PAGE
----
President Obama's Middle East policy got a strong endorsement from the head of a leading Jewish organization Wednesday night at a Manhattan fundraiser. "America has never been as supportive to the state of Israel" as under the Obama administration, said Jack Rosen, head of the American Jewish Congress.
The President, who has had a rocky relationship with some of Israel's hardline supporters and with Prime Minister Benjamin Netanyahu personally, reassured his audience at Rosen's home that "No ally is more important than the state of Israel."
About 30 people reportedly paid $10,000 each to meet with the President. He was questioned about strains between the United States and Israel.
"As you know many in the Jewish community are concerned" about the US relationship with Israel, Rosen told the President and his guests. But "there are many things that we don't know… America's never been as supportive to the state of Israel" than since the start of the Obama administration, he added.
The President responded, "This administration – I try not to pat myself too much on the back – has done more for the security" of Israel "than any previous administration. We don't compromise when it comes to Israel's security."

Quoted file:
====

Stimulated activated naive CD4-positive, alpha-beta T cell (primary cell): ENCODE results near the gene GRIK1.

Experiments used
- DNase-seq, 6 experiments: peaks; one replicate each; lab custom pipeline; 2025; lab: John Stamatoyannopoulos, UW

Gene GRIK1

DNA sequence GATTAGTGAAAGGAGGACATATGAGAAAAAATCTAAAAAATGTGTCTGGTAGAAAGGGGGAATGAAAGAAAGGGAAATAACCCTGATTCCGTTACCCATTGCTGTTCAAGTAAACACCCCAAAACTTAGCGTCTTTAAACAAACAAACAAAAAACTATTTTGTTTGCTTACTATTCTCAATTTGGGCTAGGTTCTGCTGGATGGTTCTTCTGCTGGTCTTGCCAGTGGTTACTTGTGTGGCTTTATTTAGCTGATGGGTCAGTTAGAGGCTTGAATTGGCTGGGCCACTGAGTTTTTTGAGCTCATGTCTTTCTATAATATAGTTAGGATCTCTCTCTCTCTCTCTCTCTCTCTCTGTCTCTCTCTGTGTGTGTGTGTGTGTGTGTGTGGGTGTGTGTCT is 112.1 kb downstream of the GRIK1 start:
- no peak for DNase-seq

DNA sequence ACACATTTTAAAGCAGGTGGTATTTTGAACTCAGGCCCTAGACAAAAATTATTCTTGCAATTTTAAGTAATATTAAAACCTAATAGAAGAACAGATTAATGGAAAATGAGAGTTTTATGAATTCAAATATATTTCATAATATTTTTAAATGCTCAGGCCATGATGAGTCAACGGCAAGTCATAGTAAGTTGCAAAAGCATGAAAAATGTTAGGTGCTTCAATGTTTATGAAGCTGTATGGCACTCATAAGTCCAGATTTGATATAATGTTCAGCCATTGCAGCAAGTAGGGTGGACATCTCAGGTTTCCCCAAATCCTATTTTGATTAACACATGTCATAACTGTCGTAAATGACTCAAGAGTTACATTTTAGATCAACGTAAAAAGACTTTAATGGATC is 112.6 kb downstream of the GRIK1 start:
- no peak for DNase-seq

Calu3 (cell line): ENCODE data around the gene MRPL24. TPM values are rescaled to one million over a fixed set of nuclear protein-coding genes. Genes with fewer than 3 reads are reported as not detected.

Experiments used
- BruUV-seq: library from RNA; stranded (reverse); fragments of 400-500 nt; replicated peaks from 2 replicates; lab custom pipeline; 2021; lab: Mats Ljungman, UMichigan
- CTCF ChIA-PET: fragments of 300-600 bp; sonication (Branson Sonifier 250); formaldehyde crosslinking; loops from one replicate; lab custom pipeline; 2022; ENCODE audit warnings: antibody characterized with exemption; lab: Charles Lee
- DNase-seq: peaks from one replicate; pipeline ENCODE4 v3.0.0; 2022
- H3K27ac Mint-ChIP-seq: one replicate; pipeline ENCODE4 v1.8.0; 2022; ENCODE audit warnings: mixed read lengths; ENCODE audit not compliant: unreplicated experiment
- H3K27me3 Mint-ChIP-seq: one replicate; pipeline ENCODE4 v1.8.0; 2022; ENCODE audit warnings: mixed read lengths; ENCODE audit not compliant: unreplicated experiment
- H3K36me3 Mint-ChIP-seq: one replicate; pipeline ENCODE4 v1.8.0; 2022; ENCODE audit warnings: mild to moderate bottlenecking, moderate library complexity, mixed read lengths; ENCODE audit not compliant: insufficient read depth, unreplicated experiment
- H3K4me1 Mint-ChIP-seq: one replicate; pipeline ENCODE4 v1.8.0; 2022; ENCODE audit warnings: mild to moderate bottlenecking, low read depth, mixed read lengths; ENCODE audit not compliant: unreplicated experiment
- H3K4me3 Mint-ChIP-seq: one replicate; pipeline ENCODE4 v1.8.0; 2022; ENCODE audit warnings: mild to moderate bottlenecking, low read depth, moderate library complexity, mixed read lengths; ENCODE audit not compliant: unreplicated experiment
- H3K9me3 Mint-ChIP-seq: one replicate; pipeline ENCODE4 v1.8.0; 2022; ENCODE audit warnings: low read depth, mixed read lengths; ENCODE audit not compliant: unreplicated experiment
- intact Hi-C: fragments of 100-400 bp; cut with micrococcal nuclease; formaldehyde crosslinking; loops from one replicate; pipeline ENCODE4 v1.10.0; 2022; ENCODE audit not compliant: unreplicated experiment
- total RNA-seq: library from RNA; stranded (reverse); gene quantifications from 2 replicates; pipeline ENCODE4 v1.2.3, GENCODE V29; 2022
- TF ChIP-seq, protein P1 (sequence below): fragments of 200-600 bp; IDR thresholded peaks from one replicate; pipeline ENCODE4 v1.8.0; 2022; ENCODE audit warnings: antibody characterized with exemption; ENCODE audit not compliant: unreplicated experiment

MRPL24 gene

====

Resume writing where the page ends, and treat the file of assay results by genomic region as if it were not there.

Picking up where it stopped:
"And that's not just our opinion, that's the opinion of the Israeli government. Whether it's making sure that our intelligence cooperation is effective, to making sure that we're able to construct something like an Iron Dome so that we don't have missiles raining down on Tel Aviv, we have been consistent in insisting that we don't compromise when it comes to Israel’s security. And that’s not just something I say privately, that’s something that I said in the U.N. General Assembly. And that will continue."
While the security relationship has never been stronger the warmth that characterized the prior two administrations is not the same.
More recently Obama has won praise for the increased level of security cooperation, the intensified pressure on Iran and especially for leading the successful fight in the U.N. Security Council to block Palestinian membership in the United Nations.
Republicans, as in previous elections, are trying to make support for Israel a political wedge issue. They hope to make serious inroads into the 78 percent of the Jewish vote Obama got in 2008, particularly in key swing states like Florida and Pennsylvania.